After its incorporation in the late 18th century, the population of Baltimore grew very quickly along with the expansion of the new country. One of the many “trades” that grew along with the city was the sale of people. There was a strong market in Baltimore in the early 19th century for enslaved workers. Several things contributed to this development. First, local Maryland farmers had shifted from a labor-intensive tobacco crop to the growing of cereal grains, which required less work and contributed to a surplus of slave labor in the area. Secondly, Eli Whitney invented the cotton gin in 1793, which quickly and easily separated cotton fibers from their seeds. The cotton industry then became incredibly profitable and that fueled a desire for more land and forced labor in the South. The third factor was that the importation of people for sale was outlawed in 1808, meaning enslavers could only obtain enslaved workers from other places within the United States. Farmers in Maryland began to sell their surplus enslaved people to enslavers in the South and West.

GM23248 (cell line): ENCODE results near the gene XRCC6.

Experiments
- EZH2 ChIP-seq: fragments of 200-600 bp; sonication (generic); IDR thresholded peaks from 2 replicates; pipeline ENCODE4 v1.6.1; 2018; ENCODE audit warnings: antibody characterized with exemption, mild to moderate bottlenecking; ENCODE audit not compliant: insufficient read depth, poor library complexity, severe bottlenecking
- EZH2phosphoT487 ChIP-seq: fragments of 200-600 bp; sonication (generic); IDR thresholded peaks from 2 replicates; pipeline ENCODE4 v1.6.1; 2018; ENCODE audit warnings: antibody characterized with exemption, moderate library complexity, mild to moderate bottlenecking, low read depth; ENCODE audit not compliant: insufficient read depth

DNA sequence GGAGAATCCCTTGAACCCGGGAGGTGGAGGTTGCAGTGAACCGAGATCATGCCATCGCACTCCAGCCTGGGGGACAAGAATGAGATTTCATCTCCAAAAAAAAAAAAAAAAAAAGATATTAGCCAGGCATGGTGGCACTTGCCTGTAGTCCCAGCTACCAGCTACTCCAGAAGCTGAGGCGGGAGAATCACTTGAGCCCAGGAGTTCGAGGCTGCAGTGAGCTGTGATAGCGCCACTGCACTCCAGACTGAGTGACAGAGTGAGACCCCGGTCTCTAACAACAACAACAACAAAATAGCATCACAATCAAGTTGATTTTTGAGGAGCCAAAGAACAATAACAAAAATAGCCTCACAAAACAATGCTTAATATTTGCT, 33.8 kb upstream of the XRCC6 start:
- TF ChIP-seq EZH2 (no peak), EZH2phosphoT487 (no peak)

This internal slave trading, known as the Second Middle Passage, replaced the international slave trade and became a cornerstone of the new nation’s economy. Historians estimate that about one million enslaved people were sold and moved around the country between 1808 and the abolition of slavery in 1865. About one-third of all marriages between enslaved people were broken up by these forced relocations. About one-fifth of enslaved children were separated from their parents. The trauma of these forced separations was devastating for the people who suffered through them.
This tour focuses on where enslaved people were sold in Baltimore. Sites include hotels, offices, public markets, jails, and private homes. Although many of the associated buildings no longer exist, the overall map shows the deeply interwoven relationship between the trade of human beings and our streets of Baltimore.
**The research and writing of this tour was funded by two grants: one from the Maryland Heritage Areas Authority and one from the Baltimore National Heritage Area.